With the proliferation of new advertising platforms over the last decade, advertising and agency professionals often find themselves struggling to keep up with the latest creative innovations.
That’s why ADMA has launched its Australian Creativity and Effectiveness School, AC&E School, run by Anthony Dever, a long-term independent Strategy Director.
After speaking with multiple industry leaders, it became evident for ADMA that there are some significant skill gaps in the industry and the importance of nurturing the collaboration amongst creatives and strategists to maximize the results of their work; the School was then created under the AC&E Awards platform.
According to Dever, “The thinking behind the course is that there is a need to address the skills gap which emerges because of the rapidness at which the leading technology platforms innovate around their advertising formats.
“It's so quick that it's hard for people within the industry to really keep up to date with what the best practices are for the format.”
He says there is also sometimes a hesitation to invest in upskilling staff within advertising agencies and creative agencies, as well as in-house with clients.
"The truth is it is hard to get the time to upskill. When you are constantly filling in timesheets for 40 to 50 hours a week to then go [to training]. What we want to achieve with the course is to provide an accelerated way to get people to upskill.”
Three digital platforms are covered in the 2019 School, along with a fourth subject area - brand activations with music.
The platforms included Facebook, which includes Facebook and Instagram, Google, which is Google and YouTube, and Snapchat. And building on Dever’s experience and knowledge in music activations or brand activations with music, ADMA created an additional module focusing on that area.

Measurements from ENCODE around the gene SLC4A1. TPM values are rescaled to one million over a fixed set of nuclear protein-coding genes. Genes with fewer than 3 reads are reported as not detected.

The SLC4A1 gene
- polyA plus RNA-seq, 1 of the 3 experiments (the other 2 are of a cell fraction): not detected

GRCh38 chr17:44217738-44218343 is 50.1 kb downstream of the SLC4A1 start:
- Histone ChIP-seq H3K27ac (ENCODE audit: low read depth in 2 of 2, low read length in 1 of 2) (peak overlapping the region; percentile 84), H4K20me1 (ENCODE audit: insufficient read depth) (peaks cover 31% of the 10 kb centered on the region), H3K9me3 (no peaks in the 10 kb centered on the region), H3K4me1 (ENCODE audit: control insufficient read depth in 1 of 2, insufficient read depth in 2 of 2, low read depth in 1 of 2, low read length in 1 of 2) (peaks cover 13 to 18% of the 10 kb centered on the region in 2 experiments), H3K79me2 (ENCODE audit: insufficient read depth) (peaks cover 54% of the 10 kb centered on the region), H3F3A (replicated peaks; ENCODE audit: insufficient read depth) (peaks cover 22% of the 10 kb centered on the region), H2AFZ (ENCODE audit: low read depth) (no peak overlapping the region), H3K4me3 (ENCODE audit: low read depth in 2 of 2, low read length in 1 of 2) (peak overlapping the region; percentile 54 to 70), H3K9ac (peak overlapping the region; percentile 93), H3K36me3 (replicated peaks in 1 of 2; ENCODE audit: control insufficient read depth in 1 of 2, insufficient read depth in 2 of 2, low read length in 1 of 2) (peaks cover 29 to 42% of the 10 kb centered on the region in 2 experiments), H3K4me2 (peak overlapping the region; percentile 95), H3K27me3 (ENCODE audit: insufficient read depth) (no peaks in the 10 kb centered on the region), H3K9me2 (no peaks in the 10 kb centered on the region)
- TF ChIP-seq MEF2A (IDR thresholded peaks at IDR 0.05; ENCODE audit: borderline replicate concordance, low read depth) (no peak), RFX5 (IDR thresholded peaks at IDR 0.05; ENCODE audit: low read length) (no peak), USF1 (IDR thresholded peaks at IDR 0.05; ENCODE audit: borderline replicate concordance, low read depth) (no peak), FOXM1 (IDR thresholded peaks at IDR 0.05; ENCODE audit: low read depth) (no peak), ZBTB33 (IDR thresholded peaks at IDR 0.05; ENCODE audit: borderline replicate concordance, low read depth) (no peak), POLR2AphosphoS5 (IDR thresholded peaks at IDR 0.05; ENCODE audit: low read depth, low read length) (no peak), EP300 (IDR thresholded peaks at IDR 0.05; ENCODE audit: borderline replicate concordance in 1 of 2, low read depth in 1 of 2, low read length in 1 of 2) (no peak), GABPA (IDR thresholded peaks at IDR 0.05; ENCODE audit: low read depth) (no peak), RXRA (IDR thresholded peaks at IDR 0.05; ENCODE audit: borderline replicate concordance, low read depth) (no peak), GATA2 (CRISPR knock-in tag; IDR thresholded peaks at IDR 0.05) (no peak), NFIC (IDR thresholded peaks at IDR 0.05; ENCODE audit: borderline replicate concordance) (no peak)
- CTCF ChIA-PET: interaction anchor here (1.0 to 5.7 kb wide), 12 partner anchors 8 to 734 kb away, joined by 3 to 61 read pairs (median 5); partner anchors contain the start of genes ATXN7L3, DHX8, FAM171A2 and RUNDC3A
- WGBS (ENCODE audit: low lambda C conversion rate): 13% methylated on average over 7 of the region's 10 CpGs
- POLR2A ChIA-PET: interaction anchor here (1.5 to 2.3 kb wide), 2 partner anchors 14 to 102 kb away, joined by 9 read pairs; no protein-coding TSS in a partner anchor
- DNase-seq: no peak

The extended nature of the course - which runs over 10 weeks allows students to dive deeply into the content. Each platform is a module and each module runs over two weeks: A theoretical session followed by a practical session.
During the first week there are three hours of classroom work broken into three parts:
The first hour of each module involves a presentation from an executive from the platform itself which is designed to provide the students with an update on best practice with the ad formats, and current user behaviours on that platform.
In the second hour, industry experts from creative and strategy are brought in to give an independent view of the platforms and how these can be best utilised.
This gives the students access to the practicalities of using the platforms in real life, as the presenters can describe what value they have had from them, profile some of the best work they've done and also, importantly describe what they’re learned.
This also gives the students the opportunity to question some senior and very talented created and strategy executives of their experiences and their insights.
Then in the final hour of the first week of a module, Dever wraps up what they have seen and what the students should consider to be the most important takeaways from the presentation.
The other critical element of the first week of each module is that students are provided with a mock brief which they need to respond to the following week in the second part of the module.
In the second week, students present their work and, crucially, receive feedback from industry experts on their efforts.
For many of the participants working for agencies, this presents as something of a unique experience. Often the work of social media teams is overlooked as the focus is often on big television creatives inside their own organisations.
After the graduation, 2019 School graduates will be invited to attend the AC&E Awards Gala Dinner in Sydney on 24 October.
Applications for 2020 School are already open, for more information about the AC&E School and to register your interest for 2020 Course, please click here.